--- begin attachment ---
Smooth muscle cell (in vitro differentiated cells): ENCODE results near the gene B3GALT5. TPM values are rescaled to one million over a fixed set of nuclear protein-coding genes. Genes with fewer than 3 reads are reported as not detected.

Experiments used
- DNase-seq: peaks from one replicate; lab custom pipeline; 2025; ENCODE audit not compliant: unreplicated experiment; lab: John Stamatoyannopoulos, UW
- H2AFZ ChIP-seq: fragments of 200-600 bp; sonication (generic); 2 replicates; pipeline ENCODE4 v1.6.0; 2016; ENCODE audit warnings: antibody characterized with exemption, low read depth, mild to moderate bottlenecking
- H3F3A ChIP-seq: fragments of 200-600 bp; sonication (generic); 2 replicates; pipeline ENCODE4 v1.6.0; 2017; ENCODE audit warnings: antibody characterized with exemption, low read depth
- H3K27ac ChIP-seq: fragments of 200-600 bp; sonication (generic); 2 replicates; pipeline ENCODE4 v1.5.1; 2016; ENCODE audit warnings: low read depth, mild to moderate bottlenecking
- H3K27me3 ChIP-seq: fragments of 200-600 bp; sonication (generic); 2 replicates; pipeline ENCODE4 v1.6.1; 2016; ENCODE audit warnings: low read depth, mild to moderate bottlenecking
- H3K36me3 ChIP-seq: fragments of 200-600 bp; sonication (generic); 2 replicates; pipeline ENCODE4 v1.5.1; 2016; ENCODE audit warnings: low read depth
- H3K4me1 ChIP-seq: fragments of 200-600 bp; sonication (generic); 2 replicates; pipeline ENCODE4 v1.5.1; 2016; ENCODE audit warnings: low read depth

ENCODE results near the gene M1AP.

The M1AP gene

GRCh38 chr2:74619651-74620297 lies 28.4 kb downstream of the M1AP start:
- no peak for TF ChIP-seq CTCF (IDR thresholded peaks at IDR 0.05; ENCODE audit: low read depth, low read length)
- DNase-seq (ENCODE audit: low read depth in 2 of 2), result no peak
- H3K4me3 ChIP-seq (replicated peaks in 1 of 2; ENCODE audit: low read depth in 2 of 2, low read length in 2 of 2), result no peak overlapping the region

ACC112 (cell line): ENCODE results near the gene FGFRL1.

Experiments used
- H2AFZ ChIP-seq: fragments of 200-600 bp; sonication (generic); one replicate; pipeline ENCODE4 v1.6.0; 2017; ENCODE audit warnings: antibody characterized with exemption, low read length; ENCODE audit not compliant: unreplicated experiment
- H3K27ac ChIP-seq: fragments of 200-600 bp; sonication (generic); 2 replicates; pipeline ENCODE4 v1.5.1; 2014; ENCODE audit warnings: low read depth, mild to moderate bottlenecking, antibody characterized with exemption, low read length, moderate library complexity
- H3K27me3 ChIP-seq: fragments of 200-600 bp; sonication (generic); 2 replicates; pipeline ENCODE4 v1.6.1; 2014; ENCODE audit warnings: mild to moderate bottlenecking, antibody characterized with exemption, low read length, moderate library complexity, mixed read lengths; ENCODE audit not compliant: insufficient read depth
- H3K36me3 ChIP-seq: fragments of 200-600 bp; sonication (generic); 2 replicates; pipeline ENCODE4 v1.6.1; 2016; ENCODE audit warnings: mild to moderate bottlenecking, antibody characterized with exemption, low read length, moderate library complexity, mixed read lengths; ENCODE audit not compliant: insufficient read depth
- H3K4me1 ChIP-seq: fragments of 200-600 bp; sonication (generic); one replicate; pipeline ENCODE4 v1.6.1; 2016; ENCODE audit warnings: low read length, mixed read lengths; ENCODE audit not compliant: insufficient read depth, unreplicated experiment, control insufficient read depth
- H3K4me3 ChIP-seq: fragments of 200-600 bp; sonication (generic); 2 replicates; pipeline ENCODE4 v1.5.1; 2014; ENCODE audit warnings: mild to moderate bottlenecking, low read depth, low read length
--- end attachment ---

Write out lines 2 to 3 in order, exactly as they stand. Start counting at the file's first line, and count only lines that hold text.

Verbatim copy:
Experiments used
- DNase-seq: peaks from one replicate; lab custom pipeline; 2025; ENCODE audit not compliant: unreplicated experiment; lab: John Stamatoyannopoulos, UW